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Speaking of Ecko Records, the label recently came out with The Best of Barbara Carr, Volume 2. Volume 1 was actually released by Ecko in January of 2003. The legendary Carr, whose career stretches all the way back to early days on Chicago’s Chess label in the ‘60’s, first recorded on Ecko in 1997 with her Footprints On The Ceiling album.  Volume 2 continues to highlight the outstanding vocal stylings of Barbara - Long On Talk Short On Love, Stroke It, Ya’ll Know How To Party, Anybody’s Man Tonight  and We’re Gonna Boogie are just a few of the selected fourteen tracks on the release. After nearly fifty years in the business, Barbara Carr still knows how to deliver the goods!

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Chuck Strong is another of those outstanding Soul singers that has flown under the radar quite a bit in his long running career. He graduated from local gigs in the ‘80’s in his hometown area of Selma, Alabama to singing lead with The Rhythm Aces, eventually touring with Johnnie Taylor and Tyrone Davis. Chuck released his first Southern Soul album, Stolen Love, on Johnny Vincent’s Mississippi based Ace label in 1994. Since that point in time, he has had ten albums across the Miss Butch, S&M, Waldoxy and Laryan labels. Chuck has become a mainstay on the Blues show circuit, widely accepted by audiences and fans. Chart success, however, for the most part has somewhat eluded him over the years. His most successful single to date has been 2004’s Rock That Man In The Boat. Chuck has had several strong tracks worthy of mention including: You Beat Me At My Game,  Why Do You Make Me Cheat On You,  I Was Checking Out She’s Checking In, She’s Not The Cheating Kind, (Down Home) Southern Girl,  Please Accept My Love, I Can’t Go For That, You Are Just What I Needed, 3 Into 2 Won’t Go. If you get the opportunity, check out Chuck Strong – if you like straight ahead upbeat Soul music, you will not regret it!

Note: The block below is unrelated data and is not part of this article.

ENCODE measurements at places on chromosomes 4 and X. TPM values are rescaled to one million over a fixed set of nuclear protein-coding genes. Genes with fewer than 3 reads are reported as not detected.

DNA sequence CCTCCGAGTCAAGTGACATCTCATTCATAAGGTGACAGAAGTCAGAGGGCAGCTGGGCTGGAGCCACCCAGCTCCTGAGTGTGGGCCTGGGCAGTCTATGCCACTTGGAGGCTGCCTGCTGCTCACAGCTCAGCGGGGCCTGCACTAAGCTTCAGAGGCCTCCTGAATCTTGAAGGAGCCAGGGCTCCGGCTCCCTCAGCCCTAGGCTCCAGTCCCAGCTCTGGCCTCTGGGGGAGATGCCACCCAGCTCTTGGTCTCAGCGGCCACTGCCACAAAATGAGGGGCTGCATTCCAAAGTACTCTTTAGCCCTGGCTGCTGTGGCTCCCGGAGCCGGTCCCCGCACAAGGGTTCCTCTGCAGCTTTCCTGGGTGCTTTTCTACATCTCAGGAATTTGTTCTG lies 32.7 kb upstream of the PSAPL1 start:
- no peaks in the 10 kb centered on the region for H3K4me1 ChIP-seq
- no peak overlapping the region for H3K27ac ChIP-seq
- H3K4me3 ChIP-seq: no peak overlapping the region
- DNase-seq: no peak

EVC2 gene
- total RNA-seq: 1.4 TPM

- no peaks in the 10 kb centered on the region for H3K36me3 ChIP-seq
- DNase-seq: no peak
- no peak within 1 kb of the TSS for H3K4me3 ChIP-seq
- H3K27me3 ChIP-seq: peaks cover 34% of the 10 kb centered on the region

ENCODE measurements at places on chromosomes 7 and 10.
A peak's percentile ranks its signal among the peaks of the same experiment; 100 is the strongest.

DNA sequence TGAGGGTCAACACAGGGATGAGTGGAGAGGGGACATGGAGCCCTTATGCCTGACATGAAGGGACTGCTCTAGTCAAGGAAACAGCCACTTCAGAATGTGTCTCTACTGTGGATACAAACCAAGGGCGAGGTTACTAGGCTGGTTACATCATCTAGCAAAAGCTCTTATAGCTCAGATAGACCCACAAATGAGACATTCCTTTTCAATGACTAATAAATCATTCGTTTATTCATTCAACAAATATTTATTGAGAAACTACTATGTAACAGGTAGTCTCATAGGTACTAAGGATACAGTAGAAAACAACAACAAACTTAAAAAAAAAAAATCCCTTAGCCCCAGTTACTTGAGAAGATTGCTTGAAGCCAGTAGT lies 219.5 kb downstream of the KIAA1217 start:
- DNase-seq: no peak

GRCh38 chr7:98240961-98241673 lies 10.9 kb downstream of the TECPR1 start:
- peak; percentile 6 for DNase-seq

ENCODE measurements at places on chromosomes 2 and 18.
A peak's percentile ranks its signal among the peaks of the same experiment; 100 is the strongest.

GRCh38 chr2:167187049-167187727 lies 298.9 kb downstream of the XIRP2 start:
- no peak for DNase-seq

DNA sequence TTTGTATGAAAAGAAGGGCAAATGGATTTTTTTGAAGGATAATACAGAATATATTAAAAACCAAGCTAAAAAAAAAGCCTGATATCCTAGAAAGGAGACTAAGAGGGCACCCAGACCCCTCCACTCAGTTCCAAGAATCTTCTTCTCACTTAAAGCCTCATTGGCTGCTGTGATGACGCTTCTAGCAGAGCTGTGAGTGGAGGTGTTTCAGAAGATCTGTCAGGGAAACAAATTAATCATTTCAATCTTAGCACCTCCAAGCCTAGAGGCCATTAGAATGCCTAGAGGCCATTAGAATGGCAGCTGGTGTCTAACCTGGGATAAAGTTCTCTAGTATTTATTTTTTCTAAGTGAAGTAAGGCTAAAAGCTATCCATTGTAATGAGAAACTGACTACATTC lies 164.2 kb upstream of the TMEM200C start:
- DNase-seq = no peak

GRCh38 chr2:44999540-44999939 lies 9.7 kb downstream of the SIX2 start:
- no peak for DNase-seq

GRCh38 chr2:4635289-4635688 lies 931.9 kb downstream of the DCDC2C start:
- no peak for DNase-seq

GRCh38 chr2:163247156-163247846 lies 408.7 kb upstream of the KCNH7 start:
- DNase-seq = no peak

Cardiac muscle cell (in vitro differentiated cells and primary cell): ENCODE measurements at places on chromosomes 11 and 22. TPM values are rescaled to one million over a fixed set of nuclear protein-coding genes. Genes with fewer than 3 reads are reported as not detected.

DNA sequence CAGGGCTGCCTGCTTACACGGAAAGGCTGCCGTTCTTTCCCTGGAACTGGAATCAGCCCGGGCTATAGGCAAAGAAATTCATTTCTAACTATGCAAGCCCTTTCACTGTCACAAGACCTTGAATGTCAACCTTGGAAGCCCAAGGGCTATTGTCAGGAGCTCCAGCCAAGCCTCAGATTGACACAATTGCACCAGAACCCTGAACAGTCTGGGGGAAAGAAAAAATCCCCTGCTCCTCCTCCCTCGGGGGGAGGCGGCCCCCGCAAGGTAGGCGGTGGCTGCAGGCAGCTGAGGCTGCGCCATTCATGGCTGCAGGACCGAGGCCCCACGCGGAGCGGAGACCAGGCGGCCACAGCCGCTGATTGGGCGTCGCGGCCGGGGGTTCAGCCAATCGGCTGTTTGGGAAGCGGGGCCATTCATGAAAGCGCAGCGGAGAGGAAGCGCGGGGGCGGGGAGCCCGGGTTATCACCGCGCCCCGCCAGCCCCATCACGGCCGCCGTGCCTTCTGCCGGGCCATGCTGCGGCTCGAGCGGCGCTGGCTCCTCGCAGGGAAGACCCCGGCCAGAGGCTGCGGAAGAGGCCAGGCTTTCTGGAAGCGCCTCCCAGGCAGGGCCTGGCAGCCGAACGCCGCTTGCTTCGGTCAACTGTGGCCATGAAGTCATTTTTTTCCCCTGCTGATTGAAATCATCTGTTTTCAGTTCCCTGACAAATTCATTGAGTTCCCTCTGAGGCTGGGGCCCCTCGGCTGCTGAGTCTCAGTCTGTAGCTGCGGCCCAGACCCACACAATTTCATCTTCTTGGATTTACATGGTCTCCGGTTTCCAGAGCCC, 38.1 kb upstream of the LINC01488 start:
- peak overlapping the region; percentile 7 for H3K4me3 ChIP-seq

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Chick Willis got his start as a sideman in the band of his older cousin, emerging R&B star Chuck Willis, in the mid ’50’s. Chuck, who had several major hits, suffered from severe stomach ailments, tragically passed away   from peritonitis in 1958 at the tender young age of thirty. Cousin Chick continued on with a solo career that has had many peaks and valleys over fifty-five plus years of singing and recording. With over twenty albums to his credit, Chick’s guitar licks and risqué lyrics have become a staple in the Blues and Southern Soul arena. KHP Records just recently worked with Chick to create a re-issue of his 2002 single Keep Singing The Blues. The song has become a shag favorite in Beach music circles and is included in the latest Boppin”And Rockin’ compilation from KHP.  It is a good example of the strong work of this legendary veteran.

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The Betty/Bettye/Bettie series lives on! – Here is the intriguing story of another Soul legend named Betty – the very opportunistic tale of Betty Davis!